IT is one of those stereotypical, postcard days on Sydney’s Bondi Beach. The sun is high in the sky, burning its rays onto the golden sands of one of the world’s most famous beaches.
It is an idyllic day, but it is also really, bloody hot, despite it being in the later ends of April and summer long gone.
Tourists and locals are out in their masses swimming, surfing and trying to finish their newly purchased ice creams before they melt down their arms.
But there is one distinct group who stand out from the revellers basking in the warm weather.
They are dressed in full suits, one woman is even in a leather jacket and jeans, and this bunch have just run down the ramp at the Bondi Baths end of the beach and hundreds of metres across the sand for what seems like the 50th time in the past hour.
But the heat does not seem to faze them, they are unflinchingly focused on the task at hand.
On closer inspection the faces in this group are familiar. They include Melbourne actress Yael Stone, known for her breakout performance as Lorna Morello in Orange is the New Black, Noah Taylor (Game of Thrones, He Died With a Felafel In His Hand) and AFI award winning actor William McInnes (Blue Heelers, My Brother Jack).
Stone and Taylor are playing police officers on the hunt for a brutal murderer who may be connected to a spate of unexplained deaths and disappearances of gay men throughout the 80s and 90s, loosely based on the real life disappearances in Sydney around that time, for SBS’ upcoming crime drama series Deep Water.
From Blackfella Films, the producers of the awarding-winning drama Redfern Now, Deep Water will be SBS’s first cross-genre, cross-platform event which includes the four-part drama series, a feature documentary and unique online web series and content.
The scene Stone and Taylor are filming is a pivotal part of the story where the police believe they have tracked down the killer and confront him in a tense stand-off on the beach.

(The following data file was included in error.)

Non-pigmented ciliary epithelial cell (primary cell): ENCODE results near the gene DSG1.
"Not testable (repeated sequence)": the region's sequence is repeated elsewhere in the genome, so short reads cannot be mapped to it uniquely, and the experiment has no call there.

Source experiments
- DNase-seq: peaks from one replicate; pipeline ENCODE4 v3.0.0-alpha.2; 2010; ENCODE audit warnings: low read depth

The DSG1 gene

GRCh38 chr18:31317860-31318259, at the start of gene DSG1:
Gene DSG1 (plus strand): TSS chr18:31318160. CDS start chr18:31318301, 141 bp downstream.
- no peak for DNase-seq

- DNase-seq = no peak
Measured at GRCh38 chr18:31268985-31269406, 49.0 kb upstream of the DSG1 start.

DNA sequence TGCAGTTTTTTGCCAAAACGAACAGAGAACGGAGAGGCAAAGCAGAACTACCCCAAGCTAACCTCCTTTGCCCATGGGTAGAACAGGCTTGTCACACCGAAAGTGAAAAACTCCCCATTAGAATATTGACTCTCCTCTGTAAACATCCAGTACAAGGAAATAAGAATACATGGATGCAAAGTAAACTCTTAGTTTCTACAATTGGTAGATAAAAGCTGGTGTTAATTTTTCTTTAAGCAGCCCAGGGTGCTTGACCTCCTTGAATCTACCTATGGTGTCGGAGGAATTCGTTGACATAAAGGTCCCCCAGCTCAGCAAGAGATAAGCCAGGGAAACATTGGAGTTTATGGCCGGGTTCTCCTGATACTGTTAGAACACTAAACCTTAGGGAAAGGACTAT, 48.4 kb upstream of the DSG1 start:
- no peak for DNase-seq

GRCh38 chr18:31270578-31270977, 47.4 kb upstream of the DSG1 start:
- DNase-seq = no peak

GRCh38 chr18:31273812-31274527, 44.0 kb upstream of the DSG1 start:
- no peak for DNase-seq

The suspect is played by emerging Aussie actor George H Xanthis, who has the tough job of playing the misunderstood, gay Iranian refugee, Rohan Asad, whose former lover has just been found murdered.
“I’m the prime suspect,” Xanthis tells Star Observer.
“My character doesn’t paint himself in a great light, he’s on edge always and he’s from Iran… and he’s always afraid of getting let down.
“He’s just constantly running it seems, and it’s all sort of caught up with him.”
Xanthis immersed himself in the role, not only researching the persecution Asad would have escaped from in Iran for being gay, but also has written a character history from the age of zero to help understand him better. He carries his extensive notes with him on set and they’ve proved vital for helping him get into the headspace of Asad.
“When I actually read this (the script), I thought ‘I have to do this project’,” he remembers.
“I’ve really fallen in love with the journey. It’s a tragic character, it’s a tragic story. The project (Deep Water) will show how evil and toxic it is to discriminate against someone.”
Deep Water brings together a stellar cast of talented actors including this month’s cover girl Danielle Cormack, Craig McLachlan, Simon Burke and Renee Lim among others.
An Australian acting veteran, Ben Oxenbould (Hey Dad…!, The Code) has the tough task of playing revered rugby league player Chris Toohey, who may have had links to some of the past crimes.
But getting into character as a macho, league playing Aussie affected by the attacks on gay men wasn’t too much of a stretch for Oxenbould who grew up in Sydney’s north shore and whose high school was near an infamous gay beat where some men had been assaulted.
“Toohey was at a point in his life where he was fairly caught up in what was happening around him, which you do as a young guy,” he explains.
“In the suburbs where they were growing up… your life was either surf club, surfing, footy and that was a way out for a lot of guys. Toohey was walking that fine line.
“Perhaps he was a little more conscious than the other guys, a little bit more aware.
“It was quite bizarre, it wasn’t just isolated to Bondi, there was a lot of stuff happening where my father and I used to fish. It got so prevalent that an assembly was called to say it was happening in the park across the road… it was frightening.
“They (the crimes) were hideous, they were just hideous. Why is it that those incidents were never addressed properly?”
Deep Water airs on SBS on October 5, 6, 12 and 13 at 8.30pm.